Kepler was the first to have a law named after him since the ancient Greeks, a tribute to Johannes himself but also a mark of the times, that people believed they were accomplishing feats as great as the ancients had managed. The most significant, for our narrative, was Kepler's description of how a body might move in an elliptical orbit.
The ellipse was the key to making Copernicus' system work. Kepler had inherited the careful observations of Brahe, and these allowed him to work out the mathematics. What he discovered was that a body moved faster as it moved through one end of the ellipse than it did when moving along the other end.
So long as astronomers had the planets moving in perfect circles, their speed was assumed to be constant, and so the tables of predictions were never quite right. Kepler allowed the planets to move in ellipses, and at last the planets began to show up on time.
Kepler needed Copernicus to put the sun in the center of the universe (still no one imagined our Sun to be just another star). He needed Galileo to demonstrate both that Copernicus was right and that the bodies in the heavens were not perfect (and so their motion likewise might not be perfect). And he needed Brahe's precise observations to provide the raw data.
A Remaining Puzzle: One issue yet remained: if the planets were ordinary bodies moving through the sky, subject to the same laws that applied to moving bodies here on Earth, what kept the planets up there? Everything else falls to the ground. Why not them?
That was the puzzle solved by Sir Isaac Newton.
Newton was an Englishman. He was accomplished in many fields, and his formulation of the law of gravity was only one of them. He was a brilliant mathemetician in his early life -- he invented calculus in order to solve certain problems he was working on. He did revolutionary work in optics, and wrote many volumes of theological works.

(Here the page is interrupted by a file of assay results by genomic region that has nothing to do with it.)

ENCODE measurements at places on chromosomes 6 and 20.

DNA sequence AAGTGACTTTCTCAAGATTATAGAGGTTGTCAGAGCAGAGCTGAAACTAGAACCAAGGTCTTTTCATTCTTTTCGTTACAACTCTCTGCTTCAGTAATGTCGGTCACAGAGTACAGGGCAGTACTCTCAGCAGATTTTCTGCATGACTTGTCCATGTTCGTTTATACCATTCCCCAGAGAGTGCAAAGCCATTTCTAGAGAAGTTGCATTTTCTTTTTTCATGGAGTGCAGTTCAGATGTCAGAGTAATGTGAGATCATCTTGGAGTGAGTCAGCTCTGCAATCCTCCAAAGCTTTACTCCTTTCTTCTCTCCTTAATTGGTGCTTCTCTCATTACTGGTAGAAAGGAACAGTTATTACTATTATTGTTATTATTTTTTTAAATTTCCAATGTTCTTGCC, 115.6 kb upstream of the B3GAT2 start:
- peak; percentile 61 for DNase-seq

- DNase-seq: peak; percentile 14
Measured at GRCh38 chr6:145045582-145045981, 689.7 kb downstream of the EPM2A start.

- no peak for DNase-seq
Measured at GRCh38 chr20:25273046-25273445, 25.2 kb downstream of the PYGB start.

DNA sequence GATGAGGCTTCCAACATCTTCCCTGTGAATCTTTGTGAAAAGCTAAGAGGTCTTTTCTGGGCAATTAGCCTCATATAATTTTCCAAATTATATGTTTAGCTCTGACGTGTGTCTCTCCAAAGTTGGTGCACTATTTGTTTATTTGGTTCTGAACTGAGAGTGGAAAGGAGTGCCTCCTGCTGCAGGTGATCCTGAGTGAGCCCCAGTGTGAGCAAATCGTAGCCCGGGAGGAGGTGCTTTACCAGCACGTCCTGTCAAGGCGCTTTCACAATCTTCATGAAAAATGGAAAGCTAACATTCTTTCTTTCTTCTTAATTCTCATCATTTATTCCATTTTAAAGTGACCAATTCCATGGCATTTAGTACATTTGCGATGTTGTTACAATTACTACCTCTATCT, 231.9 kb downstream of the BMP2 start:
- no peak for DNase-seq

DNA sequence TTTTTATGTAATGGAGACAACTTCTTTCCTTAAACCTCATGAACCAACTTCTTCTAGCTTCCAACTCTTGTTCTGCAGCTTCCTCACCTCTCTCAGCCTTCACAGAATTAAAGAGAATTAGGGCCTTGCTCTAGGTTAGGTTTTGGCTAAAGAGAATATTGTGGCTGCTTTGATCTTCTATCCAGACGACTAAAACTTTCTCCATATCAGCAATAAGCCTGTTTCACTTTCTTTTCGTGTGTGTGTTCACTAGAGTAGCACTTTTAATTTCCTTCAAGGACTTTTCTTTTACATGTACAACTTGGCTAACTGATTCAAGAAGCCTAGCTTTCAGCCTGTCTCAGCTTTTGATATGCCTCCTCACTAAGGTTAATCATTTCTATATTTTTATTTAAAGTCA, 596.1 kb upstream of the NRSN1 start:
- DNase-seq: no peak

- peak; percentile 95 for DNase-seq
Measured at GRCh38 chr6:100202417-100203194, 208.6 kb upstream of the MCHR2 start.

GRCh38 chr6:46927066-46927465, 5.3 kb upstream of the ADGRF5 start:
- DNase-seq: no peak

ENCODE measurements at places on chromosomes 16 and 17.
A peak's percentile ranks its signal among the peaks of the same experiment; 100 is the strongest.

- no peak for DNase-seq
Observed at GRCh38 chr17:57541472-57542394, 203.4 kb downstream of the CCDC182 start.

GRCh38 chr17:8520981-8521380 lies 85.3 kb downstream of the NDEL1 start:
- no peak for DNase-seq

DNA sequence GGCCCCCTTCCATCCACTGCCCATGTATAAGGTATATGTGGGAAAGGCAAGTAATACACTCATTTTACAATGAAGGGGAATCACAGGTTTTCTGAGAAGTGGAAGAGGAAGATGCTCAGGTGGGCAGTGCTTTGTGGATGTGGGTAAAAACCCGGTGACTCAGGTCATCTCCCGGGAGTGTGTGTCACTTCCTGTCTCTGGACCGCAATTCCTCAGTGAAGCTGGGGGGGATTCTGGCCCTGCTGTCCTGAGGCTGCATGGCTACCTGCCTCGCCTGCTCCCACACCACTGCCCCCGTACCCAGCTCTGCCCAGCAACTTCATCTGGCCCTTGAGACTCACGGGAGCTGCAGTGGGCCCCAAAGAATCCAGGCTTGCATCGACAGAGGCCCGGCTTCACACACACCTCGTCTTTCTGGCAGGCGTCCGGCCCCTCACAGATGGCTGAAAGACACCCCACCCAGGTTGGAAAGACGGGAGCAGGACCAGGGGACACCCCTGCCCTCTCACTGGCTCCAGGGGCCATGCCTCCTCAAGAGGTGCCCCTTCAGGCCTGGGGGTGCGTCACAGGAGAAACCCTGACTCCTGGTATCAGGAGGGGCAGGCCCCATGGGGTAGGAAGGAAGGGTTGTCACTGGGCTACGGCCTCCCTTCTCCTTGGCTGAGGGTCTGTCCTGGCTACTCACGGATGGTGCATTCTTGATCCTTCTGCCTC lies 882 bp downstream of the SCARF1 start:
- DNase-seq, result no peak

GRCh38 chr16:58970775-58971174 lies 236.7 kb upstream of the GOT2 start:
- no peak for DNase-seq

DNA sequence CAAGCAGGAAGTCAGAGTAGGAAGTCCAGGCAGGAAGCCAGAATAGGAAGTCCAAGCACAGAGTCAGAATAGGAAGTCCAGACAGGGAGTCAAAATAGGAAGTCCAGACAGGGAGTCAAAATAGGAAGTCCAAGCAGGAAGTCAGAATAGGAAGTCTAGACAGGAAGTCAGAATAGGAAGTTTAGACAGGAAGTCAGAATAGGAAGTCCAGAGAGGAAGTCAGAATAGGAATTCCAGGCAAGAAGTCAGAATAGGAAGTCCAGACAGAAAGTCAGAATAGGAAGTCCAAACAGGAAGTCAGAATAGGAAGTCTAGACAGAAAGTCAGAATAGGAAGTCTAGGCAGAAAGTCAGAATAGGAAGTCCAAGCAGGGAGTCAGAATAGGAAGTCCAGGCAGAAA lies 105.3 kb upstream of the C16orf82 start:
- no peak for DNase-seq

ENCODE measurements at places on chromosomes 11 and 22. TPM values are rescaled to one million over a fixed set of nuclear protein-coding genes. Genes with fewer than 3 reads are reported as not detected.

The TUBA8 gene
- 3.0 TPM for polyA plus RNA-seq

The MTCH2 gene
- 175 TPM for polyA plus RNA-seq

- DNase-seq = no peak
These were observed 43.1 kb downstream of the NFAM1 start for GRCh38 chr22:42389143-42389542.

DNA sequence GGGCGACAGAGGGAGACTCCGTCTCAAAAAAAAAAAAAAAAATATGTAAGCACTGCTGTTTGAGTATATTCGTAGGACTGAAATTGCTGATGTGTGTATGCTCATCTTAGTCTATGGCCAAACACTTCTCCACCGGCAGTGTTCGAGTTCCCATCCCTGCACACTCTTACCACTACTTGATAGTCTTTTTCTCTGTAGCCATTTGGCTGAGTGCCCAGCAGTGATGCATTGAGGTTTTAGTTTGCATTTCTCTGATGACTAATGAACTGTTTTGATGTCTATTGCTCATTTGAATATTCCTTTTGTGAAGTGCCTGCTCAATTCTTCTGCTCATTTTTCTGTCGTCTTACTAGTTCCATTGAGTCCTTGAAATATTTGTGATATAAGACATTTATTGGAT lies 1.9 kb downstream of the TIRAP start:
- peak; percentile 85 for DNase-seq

Newton spent most of his career as a professor at Cambridge. He was quiet, but strong-willed, capable of carrying on a lifelong rivalry with Leibniz. He became a national hero, the English champion over against the French hero, Descartes.
His work in optics was every bit as important as his work in mathematics or astronomy. He built excellent telescopes. Most importantly, he explained the nature of light and of prisms.
It was Newton who first understood why a prism throws multiple colors. He created careful experiments and was able to show that a prism refracts light at differing angles and that normal light is in fact comprised of all the colors of the rainbow.
What holds the planets up? Moreover, if they are all whizzing about the sun, what keeps them from flying off into space?
Renee Descartes argued for vortices, or ether.
Newton's gravity was like make-believe. He was proposing invisible forces that could not be detected. But the model worked. And only a handful of men could even follow the math - he was miles ahead of the others.
He was supported by the newly-formed Royal Society and his views were popularized and spread widely in the press.
His view of the world did not become dominant until 1690s, and even later on the Continent. In part this is because he did not publish his great work, the Principia Mathematica until rather late.
Copyright 1999, Ellis L. Knox. This file may be copied on the condition that the entire contents, including the header and this copyright notice, remain intact.